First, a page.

There areno preschools, but there is an elementary school for grades 1-9, attended by some 140 students from the area, which operates in a structure also constructed from wooden boards and tin. For high school, the children commute to As-Sawahra via private transport vehicles funded by the parents, without any help from the authorities. The school is powered by a generator that is insufficient, and operates only two hours per day. In the winter, when the roads are impassable, the teachers cannot reach the school, adversely affecting studies. Similarly, high school students often fail to arrive at the school in As-Sawahra due to weather conditions, the irregularity of the roads, and the necessity of having to traverse a section that passes beneath the road and is flooded in the winter by rainwater.
Moreover, on winter days when the students do arrive at school, they return home when it is already dark, on an unlit route, to homes without electricity precluding the possibility of doing homework, negatively impacting their studies to an even greater extent.
In the past, residents of Wadi Abu Hindi worked more in agriculture, raising wheat for flour and barley. Today, however, there is very little agriculture, and they barely succeed in tending small gardens for home consumption. The greater part of their livelihood comes from raising flocks, which graze year round in the nearby surroundings. Those who raise livestock encounter many problems due to the significant reduction in the grazing areas, the tremendous rise in feed prices, and the great difficulty in obtaining veterinary care. The unemployment rates are very high. Some 80-90% of the residents have no income. The women bring in no income whatsoever, and fewer than ten of the residents are employed outside of the community.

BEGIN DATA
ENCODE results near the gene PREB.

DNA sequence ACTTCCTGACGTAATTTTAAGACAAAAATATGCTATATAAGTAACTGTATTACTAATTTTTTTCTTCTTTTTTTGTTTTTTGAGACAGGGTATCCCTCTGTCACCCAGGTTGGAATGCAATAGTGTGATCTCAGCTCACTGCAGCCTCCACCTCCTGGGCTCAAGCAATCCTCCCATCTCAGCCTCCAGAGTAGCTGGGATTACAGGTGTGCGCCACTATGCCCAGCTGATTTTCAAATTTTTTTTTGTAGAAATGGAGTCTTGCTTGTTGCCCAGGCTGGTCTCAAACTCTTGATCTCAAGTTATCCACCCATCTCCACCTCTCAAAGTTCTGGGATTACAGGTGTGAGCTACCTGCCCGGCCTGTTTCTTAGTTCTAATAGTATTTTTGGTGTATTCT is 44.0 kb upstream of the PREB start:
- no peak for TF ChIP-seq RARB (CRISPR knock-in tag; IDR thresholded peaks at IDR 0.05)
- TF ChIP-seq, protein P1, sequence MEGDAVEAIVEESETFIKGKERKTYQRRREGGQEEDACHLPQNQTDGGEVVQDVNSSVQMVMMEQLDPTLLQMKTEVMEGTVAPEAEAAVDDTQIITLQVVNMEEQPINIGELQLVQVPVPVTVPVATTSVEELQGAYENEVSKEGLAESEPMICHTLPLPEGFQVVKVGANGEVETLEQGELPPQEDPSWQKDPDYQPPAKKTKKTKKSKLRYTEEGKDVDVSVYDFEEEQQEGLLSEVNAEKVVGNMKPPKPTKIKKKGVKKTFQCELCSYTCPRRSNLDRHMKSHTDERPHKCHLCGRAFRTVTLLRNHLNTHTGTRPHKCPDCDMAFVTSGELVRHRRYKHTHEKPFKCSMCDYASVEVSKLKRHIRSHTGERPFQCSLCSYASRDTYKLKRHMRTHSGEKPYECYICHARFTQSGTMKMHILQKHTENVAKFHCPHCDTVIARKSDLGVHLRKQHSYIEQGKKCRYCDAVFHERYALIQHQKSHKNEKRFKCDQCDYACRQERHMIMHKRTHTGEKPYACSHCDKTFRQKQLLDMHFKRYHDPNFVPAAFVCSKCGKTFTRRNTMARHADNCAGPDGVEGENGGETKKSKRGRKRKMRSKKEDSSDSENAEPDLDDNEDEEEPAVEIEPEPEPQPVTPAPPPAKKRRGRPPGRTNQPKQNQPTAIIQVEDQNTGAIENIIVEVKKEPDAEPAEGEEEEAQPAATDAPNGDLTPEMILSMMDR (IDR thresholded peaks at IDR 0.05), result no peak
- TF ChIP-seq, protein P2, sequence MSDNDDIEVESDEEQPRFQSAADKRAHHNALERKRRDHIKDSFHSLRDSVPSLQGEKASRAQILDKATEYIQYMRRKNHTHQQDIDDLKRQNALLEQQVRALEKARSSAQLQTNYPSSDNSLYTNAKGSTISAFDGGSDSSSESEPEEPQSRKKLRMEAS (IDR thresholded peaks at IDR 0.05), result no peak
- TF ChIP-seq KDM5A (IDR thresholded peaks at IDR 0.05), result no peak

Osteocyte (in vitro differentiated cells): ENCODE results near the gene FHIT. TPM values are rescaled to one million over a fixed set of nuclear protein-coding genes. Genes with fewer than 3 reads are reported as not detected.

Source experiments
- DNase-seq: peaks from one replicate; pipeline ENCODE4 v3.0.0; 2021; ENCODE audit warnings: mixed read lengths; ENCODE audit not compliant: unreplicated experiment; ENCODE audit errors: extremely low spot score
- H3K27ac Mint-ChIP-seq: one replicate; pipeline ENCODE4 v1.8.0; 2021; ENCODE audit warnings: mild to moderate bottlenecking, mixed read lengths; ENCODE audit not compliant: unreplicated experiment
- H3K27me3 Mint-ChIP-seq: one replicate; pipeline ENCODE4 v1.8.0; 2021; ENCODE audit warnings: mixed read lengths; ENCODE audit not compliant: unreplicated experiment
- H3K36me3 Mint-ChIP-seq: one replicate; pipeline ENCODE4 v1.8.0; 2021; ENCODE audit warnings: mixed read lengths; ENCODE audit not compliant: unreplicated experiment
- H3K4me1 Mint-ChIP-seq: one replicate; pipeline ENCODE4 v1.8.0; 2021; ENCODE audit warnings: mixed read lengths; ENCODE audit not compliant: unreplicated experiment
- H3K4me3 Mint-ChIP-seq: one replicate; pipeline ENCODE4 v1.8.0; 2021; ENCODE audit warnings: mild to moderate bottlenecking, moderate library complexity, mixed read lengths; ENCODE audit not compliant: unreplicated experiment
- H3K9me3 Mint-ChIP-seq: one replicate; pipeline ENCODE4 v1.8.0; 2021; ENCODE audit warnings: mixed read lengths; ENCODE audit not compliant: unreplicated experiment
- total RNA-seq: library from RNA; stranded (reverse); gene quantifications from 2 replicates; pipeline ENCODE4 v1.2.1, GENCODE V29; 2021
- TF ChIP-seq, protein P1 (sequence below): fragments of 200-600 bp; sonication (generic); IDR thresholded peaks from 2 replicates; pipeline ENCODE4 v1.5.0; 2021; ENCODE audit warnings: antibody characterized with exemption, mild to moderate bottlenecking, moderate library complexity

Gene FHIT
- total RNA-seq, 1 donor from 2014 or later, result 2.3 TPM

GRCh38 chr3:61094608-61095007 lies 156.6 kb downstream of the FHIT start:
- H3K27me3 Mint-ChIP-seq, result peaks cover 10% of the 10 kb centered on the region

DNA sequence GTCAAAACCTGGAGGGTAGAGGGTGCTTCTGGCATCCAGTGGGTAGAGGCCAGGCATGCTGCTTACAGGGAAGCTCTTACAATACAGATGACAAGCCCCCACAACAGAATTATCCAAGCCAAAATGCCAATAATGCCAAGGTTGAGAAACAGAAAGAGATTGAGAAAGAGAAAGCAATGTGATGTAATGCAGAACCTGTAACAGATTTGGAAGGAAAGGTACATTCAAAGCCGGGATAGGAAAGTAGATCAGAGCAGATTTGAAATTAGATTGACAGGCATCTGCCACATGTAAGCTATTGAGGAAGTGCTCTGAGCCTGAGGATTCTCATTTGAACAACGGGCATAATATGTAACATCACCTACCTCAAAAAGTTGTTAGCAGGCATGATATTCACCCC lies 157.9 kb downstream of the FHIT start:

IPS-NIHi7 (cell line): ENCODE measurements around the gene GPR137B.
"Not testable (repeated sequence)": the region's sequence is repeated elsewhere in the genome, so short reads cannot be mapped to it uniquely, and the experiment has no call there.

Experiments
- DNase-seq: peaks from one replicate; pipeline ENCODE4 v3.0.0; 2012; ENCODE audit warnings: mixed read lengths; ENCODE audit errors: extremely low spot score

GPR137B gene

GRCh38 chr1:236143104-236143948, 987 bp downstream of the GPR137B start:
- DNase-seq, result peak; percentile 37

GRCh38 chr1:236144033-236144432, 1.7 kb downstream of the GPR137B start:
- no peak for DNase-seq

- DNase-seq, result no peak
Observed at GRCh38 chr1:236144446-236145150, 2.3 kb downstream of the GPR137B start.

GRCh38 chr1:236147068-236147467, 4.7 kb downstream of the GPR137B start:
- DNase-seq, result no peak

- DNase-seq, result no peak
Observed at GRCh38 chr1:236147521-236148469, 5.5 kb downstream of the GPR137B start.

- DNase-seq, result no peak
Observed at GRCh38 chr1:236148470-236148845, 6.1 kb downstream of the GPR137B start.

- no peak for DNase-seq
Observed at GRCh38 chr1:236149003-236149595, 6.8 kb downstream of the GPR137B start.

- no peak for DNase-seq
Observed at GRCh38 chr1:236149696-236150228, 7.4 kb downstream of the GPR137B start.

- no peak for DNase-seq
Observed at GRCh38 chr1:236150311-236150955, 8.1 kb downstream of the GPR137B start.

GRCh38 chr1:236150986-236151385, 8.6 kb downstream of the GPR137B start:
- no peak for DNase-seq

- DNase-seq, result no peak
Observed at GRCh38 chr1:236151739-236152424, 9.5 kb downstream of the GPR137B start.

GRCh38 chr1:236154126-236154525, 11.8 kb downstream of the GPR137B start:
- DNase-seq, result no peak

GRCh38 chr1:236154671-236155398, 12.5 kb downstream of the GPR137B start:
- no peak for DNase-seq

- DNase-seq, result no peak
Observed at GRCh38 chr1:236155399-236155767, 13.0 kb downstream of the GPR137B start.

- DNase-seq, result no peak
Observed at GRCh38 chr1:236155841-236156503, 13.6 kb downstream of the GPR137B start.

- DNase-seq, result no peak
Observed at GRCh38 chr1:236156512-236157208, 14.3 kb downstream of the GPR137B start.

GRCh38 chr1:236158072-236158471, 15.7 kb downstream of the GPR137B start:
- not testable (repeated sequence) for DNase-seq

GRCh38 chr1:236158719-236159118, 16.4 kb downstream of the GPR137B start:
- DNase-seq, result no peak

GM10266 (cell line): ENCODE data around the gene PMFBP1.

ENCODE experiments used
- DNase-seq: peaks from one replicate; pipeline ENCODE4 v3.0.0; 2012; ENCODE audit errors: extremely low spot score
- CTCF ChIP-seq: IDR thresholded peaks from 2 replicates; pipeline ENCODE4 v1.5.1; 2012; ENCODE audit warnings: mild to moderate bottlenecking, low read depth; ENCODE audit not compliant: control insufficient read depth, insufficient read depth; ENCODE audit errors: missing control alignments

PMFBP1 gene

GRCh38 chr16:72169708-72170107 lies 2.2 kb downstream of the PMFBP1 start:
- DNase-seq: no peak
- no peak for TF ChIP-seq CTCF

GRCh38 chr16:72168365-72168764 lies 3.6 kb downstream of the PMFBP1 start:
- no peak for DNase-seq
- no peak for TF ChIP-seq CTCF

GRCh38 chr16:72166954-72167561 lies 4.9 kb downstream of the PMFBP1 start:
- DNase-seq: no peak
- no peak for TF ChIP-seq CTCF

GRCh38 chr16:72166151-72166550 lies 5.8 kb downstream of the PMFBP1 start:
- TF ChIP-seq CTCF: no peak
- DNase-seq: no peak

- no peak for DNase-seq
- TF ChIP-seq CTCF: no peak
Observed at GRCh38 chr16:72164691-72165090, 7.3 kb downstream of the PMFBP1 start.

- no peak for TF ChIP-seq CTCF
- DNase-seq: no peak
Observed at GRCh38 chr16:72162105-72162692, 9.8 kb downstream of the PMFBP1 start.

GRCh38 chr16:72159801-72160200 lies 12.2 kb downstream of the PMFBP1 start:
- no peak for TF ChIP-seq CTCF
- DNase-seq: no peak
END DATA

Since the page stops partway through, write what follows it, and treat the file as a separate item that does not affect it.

Residents suffer from the environmental hazards of the garbage dump located nearby. The dumpsite emits offensive odors, mainly at night, and the local leaching pool, located close to their access road, contains liquids that pose a health hazard. In the opinion of the residents, the site is endangering their health and more severe effects will be revealed in the future; already today asthma is very prevalent in the local community, particularly the younger generation.
Main planning constraints:
– Closed military zone order
– State lands declared lacking an agreed arrangement regarding ownership and usage rights
– Prohibition against cultivation of agricultural lands
– Limitations on grazing lands